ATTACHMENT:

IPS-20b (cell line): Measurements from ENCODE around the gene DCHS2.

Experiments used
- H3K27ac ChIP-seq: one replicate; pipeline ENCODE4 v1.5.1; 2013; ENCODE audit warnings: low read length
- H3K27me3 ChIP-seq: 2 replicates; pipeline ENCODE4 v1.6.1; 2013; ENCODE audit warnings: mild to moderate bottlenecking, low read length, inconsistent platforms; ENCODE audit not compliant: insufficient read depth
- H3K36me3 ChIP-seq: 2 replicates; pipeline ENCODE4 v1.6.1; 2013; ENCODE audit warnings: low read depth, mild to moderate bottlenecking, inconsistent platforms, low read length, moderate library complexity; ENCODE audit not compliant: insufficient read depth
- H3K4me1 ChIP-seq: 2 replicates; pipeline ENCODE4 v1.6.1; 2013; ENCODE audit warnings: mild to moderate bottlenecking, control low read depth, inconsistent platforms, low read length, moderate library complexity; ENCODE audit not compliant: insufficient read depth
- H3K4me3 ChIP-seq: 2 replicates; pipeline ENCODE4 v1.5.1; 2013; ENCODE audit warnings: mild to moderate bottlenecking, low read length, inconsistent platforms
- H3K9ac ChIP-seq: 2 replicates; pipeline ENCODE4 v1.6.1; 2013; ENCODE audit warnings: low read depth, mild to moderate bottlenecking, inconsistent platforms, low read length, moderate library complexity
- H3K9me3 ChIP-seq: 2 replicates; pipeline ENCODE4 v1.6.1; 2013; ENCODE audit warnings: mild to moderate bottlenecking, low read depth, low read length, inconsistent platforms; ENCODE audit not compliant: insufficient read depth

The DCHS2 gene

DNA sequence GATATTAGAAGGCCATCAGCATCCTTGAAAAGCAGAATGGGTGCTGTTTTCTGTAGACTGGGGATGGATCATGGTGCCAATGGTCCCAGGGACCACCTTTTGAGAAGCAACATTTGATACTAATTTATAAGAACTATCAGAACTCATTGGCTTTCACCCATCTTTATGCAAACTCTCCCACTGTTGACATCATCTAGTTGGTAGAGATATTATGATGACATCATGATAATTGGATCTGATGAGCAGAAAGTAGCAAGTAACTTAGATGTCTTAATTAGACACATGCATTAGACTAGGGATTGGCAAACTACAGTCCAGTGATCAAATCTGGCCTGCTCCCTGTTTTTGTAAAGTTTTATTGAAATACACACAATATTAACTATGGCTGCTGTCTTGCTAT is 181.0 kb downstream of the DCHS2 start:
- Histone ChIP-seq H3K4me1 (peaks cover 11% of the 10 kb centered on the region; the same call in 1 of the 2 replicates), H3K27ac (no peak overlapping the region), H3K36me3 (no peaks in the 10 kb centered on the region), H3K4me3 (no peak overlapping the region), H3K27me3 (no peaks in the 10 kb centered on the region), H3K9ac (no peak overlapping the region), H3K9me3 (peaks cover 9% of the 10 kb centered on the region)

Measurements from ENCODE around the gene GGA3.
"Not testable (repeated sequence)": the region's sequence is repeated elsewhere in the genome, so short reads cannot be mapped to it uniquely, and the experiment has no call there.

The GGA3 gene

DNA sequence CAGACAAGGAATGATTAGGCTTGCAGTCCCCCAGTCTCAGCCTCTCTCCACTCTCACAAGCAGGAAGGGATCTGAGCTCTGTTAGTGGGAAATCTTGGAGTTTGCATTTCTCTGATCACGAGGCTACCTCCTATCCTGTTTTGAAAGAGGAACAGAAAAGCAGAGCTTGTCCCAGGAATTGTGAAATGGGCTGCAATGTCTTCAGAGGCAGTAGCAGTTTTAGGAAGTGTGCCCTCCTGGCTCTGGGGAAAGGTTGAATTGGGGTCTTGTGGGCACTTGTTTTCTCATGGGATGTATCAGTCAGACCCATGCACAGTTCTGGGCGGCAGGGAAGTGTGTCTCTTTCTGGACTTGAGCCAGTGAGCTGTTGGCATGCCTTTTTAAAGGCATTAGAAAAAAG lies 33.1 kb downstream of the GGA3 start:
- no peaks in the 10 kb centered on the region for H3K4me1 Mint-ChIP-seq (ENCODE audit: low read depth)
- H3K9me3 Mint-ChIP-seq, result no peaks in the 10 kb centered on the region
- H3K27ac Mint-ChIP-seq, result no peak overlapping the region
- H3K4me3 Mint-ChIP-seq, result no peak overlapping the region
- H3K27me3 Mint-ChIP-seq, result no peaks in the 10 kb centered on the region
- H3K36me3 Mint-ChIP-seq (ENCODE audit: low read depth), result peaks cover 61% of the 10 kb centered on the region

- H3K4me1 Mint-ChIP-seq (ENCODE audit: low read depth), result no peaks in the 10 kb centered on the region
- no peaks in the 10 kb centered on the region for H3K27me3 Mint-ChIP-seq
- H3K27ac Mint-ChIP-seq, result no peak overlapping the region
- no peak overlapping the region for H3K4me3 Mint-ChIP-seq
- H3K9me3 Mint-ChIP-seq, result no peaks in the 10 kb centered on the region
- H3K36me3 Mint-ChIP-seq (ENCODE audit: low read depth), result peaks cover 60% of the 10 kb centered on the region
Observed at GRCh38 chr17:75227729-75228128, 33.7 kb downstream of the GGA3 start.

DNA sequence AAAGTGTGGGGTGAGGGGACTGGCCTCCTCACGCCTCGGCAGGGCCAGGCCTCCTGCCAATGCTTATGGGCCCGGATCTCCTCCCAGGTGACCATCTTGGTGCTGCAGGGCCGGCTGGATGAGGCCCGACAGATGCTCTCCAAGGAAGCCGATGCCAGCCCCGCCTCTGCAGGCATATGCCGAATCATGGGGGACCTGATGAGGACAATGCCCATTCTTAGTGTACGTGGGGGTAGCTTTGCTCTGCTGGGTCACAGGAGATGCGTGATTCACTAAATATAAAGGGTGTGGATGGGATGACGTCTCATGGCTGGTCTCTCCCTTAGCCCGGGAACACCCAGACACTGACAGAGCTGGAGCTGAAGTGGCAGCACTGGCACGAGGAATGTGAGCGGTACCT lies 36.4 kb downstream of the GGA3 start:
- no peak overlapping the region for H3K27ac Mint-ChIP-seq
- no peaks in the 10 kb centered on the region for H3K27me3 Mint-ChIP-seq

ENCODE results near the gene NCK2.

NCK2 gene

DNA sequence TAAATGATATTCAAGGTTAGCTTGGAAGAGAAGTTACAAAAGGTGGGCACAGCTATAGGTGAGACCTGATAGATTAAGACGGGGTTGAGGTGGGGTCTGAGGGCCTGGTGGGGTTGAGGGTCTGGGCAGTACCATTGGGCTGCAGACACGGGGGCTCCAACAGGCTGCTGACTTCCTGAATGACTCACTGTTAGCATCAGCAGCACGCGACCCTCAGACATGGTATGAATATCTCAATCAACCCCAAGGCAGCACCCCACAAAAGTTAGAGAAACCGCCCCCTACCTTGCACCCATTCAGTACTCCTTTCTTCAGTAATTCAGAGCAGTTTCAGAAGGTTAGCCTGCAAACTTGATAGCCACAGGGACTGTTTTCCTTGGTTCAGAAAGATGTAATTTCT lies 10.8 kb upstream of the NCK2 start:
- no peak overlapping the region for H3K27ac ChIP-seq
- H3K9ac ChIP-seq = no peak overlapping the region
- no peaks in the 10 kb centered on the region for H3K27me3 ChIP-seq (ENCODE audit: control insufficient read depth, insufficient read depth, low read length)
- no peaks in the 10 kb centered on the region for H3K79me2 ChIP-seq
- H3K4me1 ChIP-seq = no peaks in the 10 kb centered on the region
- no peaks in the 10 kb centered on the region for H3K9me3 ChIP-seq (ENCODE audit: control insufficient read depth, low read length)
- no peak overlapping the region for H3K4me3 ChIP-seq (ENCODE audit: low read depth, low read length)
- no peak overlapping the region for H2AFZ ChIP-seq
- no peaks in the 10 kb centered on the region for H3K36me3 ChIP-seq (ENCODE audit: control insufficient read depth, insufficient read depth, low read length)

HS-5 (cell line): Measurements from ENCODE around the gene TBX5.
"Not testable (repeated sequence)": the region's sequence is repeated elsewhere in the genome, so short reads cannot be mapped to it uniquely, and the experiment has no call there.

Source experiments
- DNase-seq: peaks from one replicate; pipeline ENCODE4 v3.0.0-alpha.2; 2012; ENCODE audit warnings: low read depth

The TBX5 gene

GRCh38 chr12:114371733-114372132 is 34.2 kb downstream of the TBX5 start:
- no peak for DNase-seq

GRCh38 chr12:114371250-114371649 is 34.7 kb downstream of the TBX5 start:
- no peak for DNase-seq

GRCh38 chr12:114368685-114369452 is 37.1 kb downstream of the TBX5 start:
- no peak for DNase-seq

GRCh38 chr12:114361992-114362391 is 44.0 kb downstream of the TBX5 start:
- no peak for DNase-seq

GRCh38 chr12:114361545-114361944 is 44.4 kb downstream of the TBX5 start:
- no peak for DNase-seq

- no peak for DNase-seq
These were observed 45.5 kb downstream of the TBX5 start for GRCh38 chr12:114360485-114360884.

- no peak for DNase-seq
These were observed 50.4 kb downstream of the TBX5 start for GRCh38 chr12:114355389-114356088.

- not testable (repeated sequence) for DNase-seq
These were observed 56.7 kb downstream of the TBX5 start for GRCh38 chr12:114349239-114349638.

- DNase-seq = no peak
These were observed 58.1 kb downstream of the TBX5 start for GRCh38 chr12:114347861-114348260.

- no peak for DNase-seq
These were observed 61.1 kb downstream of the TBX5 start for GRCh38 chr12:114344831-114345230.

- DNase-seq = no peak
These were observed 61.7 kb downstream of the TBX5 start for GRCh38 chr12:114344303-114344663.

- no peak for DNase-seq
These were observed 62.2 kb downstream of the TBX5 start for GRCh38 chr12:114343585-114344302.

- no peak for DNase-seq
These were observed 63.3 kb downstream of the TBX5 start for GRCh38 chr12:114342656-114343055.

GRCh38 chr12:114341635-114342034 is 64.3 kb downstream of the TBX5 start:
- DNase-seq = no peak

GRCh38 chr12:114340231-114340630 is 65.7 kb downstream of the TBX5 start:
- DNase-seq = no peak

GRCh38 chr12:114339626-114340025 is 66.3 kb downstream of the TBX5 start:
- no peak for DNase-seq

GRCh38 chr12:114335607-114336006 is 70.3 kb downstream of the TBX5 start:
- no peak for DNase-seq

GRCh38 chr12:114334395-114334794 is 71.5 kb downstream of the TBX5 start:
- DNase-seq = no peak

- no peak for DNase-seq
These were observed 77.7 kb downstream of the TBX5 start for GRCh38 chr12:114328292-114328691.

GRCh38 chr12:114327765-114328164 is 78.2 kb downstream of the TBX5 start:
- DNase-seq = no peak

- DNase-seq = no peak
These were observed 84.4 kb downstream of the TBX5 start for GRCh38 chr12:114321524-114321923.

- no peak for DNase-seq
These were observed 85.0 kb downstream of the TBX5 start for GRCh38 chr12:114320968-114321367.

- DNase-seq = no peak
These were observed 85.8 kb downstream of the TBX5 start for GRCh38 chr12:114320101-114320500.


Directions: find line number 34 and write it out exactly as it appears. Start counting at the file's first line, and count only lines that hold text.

NCK2 gene